Three-time NASCAR champion Tony Stewart will find out no later than next week whether authorities will pursue charges in the death of a driver he struck during a sprint car race in upstate New York last month.
Ontario County Sheriff Philip Povero said Thursday that his office has completed its investigation and submitted it to the district attorney’s office for review. He did not release the findings.
“The District Attorney’s Office, which has been meeting throughout the investigative process with members of the Sheriff’s Office, will make a statement late next week advising what action will be taken regarding the investigation,” the statement said.
Stewart’s car struck and killed 20-year-old Kevin Ward Jr. at Canandaigua Motorsports Park during a nighttime race Aug. 9. Ward had climbed out of his car and walked onto the dirt track to confront Stewart after he spun out while the two raced side by side.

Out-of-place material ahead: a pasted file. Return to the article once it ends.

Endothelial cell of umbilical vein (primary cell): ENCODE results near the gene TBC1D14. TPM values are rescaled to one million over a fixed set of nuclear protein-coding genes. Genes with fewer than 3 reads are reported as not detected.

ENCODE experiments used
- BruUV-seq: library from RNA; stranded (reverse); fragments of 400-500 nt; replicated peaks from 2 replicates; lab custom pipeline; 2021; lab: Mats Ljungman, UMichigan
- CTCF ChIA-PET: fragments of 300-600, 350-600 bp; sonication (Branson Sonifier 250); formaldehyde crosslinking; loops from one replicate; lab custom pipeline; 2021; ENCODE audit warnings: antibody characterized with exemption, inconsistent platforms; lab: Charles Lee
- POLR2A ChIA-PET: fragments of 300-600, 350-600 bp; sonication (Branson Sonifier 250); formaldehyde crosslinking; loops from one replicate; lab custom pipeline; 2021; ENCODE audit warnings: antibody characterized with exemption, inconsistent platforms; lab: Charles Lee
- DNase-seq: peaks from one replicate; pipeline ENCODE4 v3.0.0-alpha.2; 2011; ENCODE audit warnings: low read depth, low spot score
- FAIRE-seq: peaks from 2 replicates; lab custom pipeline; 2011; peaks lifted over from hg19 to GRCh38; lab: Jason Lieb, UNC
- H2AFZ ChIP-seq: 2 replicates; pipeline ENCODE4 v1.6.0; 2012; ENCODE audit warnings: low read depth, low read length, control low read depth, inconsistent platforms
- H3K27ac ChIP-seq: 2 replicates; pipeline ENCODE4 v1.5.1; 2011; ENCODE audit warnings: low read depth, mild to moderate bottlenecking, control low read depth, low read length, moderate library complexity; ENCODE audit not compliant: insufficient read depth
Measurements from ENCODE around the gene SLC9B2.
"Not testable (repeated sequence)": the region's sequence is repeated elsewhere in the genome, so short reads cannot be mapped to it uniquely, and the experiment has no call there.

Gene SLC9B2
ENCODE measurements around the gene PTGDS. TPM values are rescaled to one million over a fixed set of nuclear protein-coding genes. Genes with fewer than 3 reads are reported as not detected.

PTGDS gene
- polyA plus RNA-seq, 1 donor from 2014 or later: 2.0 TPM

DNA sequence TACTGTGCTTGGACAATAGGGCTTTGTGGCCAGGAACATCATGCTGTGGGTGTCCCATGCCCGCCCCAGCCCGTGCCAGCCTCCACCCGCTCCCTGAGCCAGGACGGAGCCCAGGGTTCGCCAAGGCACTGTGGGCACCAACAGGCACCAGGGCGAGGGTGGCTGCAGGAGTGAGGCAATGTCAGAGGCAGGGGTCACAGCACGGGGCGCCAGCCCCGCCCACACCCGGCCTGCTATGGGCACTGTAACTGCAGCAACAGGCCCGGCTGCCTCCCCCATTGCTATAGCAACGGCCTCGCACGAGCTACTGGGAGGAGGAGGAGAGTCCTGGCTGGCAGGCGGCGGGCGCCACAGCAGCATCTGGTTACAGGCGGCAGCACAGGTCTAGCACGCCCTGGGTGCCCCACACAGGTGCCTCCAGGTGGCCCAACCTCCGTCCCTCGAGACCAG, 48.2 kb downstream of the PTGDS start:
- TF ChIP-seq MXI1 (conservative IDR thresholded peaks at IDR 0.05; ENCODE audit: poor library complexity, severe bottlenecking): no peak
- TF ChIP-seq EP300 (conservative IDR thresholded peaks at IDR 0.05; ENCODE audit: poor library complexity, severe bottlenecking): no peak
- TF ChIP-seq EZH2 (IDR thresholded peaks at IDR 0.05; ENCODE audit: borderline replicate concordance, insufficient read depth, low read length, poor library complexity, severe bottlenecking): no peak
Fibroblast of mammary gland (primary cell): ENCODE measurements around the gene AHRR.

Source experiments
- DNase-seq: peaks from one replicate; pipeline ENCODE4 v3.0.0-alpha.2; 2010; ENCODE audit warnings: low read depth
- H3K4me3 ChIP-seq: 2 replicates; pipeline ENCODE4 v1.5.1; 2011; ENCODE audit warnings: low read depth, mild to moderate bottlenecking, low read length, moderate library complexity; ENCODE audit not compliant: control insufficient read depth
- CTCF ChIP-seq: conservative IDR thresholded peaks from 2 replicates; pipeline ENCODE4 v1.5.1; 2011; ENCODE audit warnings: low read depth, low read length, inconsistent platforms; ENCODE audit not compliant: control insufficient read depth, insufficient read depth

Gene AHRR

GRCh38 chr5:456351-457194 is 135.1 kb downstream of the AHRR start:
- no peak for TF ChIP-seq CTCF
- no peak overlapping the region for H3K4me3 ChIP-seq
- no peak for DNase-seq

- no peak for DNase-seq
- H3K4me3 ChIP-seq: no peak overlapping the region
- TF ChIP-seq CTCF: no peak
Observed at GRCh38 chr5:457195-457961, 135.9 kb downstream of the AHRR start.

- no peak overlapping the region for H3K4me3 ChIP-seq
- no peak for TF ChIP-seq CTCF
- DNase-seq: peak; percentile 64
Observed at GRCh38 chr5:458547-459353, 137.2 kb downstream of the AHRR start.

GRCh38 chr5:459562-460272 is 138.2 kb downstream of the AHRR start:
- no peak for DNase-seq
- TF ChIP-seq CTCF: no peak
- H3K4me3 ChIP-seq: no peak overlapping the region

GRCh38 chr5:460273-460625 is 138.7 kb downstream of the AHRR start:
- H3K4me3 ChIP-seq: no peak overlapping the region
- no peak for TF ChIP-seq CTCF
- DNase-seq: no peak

Povero said early on his initial findings turned up nothing that would indicate criminal intent in the crash, but legal experts have said that does not mean Stewart is in the clear.
Stewart could be charged with second-degree manslaughter under New York law if prosecutors believe he “recklessly caused the death of another person,” with negligent homicide another possibility, criminal law professor Corey Rayburn Yung of the University of Kansas School of Law said in the days after the crash.
The district attorney also could decide there is not enough evidence to support charges and decide against presenting it to a grand jury for an indictment.
In his statement, Povero said his office had submitted to the prosecutor “the entire thorough investigation, including a forensic video enhancement recently received” from state police.
The statement said neither Povero nor District Attorney R. Michael Tantillo would comment further.
Stewart spent three weeks in seclusion following Ward’s death before returning to racing.
Over the weekend, he failed in his last chance to qualify for the Chase for the Sprint Cup championship, NASCAR’s playoff.
He has called the death a tragic accident and expressed sympathy for Ward’s family.